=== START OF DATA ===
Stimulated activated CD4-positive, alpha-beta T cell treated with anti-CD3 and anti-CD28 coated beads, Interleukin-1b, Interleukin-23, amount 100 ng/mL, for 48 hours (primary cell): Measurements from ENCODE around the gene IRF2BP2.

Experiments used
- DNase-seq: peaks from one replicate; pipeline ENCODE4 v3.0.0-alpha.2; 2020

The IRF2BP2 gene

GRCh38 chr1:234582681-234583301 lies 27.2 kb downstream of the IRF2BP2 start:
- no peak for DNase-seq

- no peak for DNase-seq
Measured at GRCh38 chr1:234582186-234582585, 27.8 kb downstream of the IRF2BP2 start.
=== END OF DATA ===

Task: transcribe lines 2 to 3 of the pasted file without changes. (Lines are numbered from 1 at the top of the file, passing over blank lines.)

Experiments used
- DNase-seq: peaks from one replicate; pipeline ENCODE4 v3.0.0-alpha.2; 2020